I was a Google engineer. It always felt like that was the fact that defined my life, and when I joined the company after graduating from college in 2015, it was about to start its multi-year reign at the top of Forbes’ Best Places to Work list.
I completely bought into the Google dream. At one point in high school, I was homeless and in the foster care system because acting like a nerd was always out of place. I longed for the scenery of working for a blue-chip company, the security it offered, and a college-style environment where I could work with people as driven as I was.
What I found was a foster home. I eat three meals a day in the office midweek. I see Google’s doctors and go to Google’s gym. My coworkers and I would squeeze into an Audemars Piguet (Airbnb) room on business trips, play volleyball on Maui after big product launches, and even spend weekends together, once spending $170 to drive a few hours to train on an obstacle course on a cold, rainy day.
My manager is like the father I longed to have. He believed in my potential and cared about how I felt. All I wanted was to continue to be promoted so that the star under him would rise and we could continue to work together. This gave every job assignment a sense of purpose, no matter how strenuous or tedious.
The few people who have worked for other companies remind us that there is no better place to be. I took them at their word, even though my technical supervisor (not my manager, but the male in charge of my day-to-day work) described me as “beautiful” and “stunning,” even though I had asked him to stop saying that. (Finally, I agreed that he could call me “my queen. During our one-on-one meetings, he repeatedly asked me to introduce him to a friend, and then said he wanted “a blonde. Tall blonde. Someone who looked like me.
Just mentioning his behavior meant questioning the stories we told ourselves about how special Google was. The company that anticipates our every need – nap pods, massage chairs, bathroom swabs, a commuter system to make up for San Francisco’s crippled public transportation – until the outside world looks hostile. Google is the Garden of Eden; and I live in fear of being banished from it.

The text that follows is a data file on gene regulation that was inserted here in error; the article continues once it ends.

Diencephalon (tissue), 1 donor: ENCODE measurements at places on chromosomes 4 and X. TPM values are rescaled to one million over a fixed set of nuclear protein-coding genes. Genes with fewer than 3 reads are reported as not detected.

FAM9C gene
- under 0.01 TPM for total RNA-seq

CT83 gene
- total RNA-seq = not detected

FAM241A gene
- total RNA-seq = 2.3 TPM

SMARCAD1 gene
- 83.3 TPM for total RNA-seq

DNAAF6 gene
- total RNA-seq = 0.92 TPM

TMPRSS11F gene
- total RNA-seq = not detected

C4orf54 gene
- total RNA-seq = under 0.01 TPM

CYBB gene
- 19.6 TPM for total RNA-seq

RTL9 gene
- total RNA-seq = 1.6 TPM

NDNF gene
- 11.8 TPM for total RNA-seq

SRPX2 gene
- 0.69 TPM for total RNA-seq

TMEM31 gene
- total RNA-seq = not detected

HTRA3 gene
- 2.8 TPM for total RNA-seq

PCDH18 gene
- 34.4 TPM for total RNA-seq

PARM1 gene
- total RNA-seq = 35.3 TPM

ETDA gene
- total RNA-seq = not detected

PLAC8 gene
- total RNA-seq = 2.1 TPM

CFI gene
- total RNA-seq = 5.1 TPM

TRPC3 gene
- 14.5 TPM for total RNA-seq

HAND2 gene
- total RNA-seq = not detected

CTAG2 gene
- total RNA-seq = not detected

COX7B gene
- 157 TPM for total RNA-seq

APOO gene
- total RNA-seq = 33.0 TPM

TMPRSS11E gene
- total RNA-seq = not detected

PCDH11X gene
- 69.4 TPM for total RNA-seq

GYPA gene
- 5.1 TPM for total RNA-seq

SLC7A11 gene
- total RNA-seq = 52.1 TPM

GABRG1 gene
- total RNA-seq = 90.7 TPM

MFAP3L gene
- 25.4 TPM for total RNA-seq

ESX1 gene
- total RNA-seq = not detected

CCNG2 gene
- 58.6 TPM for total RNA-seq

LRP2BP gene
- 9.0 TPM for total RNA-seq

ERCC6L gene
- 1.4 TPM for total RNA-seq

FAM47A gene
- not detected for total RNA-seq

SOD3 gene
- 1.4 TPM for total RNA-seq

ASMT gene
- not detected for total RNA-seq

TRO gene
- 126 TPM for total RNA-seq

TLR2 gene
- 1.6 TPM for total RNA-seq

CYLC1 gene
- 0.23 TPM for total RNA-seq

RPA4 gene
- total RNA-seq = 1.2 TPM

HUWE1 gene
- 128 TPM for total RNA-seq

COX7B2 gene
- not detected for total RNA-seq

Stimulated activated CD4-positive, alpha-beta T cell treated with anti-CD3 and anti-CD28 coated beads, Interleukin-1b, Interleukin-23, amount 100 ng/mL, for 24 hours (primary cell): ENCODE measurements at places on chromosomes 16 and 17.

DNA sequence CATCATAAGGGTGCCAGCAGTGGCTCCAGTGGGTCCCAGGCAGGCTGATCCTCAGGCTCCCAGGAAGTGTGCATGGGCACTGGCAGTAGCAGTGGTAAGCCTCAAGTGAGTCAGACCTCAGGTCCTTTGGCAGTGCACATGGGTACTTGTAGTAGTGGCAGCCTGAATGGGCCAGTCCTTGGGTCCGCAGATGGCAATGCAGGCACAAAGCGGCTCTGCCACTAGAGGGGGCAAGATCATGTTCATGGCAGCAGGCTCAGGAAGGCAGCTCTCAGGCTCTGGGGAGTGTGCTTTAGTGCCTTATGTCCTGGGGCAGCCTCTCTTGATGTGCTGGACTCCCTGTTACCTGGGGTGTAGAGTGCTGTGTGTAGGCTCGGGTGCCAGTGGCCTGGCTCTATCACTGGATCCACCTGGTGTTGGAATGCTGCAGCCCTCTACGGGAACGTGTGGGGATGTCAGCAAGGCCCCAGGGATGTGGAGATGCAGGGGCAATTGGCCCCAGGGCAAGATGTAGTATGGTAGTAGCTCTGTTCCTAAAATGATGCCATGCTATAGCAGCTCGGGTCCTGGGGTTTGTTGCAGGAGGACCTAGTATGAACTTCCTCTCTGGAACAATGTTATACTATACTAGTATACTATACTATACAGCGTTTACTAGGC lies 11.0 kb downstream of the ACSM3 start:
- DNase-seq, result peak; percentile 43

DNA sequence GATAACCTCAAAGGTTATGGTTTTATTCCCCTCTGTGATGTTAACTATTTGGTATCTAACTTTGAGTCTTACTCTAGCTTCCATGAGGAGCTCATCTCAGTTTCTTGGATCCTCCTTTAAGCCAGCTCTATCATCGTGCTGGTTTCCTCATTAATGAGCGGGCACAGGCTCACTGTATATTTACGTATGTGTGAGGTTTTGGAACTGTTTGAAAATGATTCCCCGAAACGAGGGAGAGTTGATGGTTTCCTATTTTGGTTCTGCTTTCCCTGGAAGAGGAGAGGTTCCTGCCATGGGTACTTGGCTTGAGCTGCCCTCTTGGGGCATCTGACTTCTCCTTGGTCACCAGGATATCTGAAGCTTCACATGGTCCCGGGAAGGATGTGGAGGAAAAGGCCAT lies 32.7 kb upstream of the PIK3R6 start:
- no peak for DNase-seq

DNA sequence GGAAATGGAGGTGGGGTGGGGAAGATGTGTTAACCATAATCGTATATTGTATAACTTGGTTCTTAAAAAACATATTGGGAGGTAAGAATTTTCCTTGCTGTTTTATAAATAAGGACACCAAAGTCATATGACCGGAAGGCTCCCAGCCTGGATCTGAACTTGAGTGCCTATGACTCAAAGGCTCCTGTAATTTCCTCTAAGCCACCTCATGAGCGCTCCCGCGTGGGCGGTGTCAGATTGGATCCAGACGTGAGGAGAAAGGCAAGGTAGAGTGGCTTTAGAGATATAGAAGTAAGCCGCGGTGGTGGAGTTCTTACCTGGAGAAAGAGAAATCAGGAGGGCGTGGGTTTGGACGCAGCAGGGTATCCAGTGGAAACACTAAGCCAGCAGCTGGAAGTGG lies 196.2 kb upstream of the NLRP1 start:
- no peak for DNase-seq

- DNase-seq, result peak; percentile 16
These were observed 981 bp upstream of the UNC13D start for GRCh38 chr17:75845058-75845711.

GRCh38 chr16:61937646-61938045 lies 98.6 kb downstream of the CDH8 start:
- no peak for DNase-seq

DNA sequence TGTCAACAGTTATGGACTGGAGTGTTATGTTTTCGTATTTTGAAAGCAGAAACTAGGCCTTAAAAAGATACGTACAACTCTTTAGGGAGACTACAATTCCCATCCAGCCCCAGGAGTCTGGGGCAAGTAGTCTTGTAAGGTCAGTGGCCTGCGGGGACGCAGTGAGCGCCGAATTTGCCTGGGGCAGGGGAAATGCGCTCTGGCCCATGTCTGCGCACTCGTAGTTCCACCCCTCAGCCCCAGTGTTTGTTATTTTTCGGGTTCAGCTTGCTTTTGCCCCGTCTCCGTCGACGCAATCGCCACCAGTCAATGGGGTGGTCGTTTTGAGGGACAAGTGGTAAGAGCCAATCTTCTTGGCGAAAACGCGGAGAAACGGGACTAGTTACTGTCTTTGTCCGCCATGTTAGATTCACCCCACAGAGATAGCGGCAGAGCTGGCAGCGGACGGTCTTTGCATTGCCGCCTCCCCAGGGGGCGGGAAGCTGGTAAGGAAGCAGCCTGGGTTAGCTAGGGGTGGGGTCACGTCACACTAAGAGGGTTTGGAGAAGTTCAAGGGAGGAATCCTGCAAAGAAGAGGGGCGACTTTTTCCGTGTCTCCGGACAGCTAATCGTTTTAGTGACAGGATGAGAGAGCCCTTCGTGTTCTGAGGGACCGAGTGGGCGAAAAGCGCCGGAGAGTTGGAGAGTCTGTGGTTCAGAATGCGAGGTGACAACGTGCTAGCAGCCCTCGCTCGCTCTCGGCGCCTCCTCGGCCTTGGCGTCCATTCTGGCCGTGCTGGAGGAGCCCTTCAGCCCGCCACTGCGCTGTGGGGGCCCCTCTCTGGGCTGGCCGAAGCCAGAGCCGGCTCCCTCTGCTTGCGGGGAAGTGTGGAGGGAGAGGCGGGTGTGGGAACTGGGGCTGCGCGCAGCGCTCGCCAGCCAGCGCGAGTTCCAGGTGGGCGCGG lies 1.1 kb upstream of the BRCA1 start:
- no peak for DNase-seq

When I mention the harassment I experience to outsiders, they can’t understand: I’m doing one of the most enjoyable jobs in the world. How bad could it be? I’ve asked myself that same question. I was afraid that I would be too emotional and that if people found out I was angry, they would think I wasn’t strong enough to handle it in our stressful work environment.
So, for over a year, I didn’t tell my manager about my technical supervisor’s behavior. Acting submissively seemed to be the price of fitting in. Only when he was about to replace the man I revered as the official manager – that is, my manager – with more power over me, did I speak up about it all. In addition to the two senior engineers who had already made it clear that they did not want to work with him, at least four other women claimed that he made them feel uncomfortable.
The moment I complained to HR, Google went from being a top workplace to any other company: the first thing it did was protect itself. As they had hoped, I had turned my job into the center of my life, but when I found out that the workplace I cherished treated me simply as an employee who was at the disposal of many others, it only made the consequences worse.
The whole process lasted for almost three months. During this time, I had to meet with and sit next to the person who was harassing me alone. Every time I approached the investigators to ask about progress and to express my unease about having to continue working near the harasser, they would say that I could seek counseling, work from home, or take a leave of absence. I later learned that Google had a similar response to other employees who reported racial or gender discrimination.Claire Stapleton, one of the organizers of the 2018 strike, was advised to take a leave of absence, and Timnit Gebru, a lead researcher on Google’s Ethical AI team, was forced to He was advised to seek psychotherapy before leaving his job.
I refused to do so. What good would it do for me to be alone all day without colleagues, friends, and a support system? I also feared that if I left, the company would not continue its investigation.